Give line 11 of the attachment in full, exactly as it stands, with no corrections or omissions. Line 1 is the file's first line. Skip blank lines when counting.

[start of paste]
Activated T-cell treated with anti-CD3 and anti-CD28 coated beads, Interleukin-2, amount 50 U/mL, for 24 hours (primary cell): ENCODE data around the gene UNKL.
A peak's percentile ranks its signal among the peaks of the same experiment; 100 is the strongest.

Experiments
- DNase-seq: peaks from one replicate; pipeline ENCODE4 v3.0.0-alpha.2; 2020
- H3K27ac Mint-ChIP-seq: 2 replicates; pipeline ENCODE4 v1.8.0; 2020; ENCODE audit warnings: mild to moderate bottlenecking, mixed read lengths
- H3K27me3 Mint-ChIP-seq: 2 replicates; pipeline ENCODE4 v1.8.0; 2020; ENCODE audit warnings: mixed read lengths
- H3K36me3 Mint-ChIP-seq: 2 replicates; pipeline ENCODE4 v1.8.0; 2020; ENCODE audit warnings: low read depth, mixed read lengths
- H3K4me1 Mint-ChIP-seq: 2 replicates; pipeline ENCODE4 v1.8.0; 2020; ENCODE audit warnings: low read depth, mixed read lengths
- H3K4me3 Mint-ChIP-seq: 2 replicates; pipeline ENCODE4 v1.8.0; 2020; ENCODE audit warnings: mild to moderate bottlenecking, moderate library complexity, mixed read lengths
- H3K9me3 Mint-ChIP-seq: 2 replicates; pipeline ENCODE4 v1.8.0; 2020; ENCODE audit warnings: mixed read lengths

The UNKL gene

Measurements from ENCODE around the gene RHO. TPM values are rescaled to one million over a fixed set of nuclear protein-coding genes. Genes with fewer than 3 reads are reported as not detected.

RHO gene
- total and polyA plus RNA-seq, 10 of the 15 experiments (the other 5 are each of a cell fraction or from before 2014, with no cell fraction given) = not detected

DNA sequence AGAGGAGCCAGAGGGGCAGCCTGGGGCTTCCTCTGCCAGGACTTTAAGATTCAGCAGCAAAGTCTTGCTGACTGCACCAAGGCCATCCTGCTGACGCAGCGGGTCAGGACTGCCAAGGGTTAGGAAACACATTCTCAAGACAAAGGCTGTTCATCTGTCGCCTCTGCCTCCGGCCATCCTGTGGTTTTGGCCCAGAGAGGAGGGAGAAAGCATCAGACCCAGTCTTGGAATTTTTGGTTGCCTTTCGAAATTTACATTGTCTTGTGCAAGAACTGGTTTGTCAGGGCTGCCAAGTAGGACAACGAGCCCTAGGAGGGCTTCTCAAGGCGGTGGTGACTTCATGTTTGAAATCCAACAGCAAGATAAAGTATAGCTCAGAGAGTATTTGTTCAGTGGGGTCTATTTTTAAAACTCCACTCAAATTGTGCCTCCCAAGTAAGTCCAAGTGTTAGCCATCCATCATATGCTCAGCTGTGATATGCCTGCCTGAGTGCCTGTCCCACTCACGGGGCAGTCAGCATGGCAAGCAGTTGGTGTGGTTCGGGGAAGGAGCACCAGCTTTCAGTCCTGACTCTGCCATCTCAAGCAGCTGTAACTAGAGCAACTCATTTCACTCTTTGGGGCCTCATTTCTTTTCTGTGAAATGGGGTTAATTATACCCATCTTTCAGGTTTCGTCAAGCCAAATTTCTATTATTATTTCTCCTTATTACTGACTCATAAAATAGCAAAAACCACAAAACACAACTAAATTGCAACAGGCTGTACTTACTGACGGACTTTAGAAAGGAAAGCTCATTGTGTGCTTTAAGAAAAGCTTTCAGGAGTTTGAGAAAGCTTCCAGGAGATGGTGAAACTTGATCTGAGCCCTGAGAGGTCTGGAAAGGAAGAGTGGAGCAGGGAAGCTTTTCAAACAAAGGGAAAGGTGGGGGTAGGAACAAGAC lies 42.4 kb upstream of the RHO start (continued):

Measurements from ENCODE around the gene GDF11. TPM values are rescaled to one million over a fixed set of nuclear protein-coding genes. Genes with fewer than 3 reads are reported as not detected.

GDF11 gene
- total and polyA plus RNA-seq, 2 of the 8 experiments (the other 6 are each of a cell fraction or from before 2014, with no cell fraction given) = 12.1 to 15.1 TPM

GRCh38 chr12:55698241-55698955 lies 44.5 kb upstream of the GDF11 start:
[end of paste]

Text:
The UNKL gene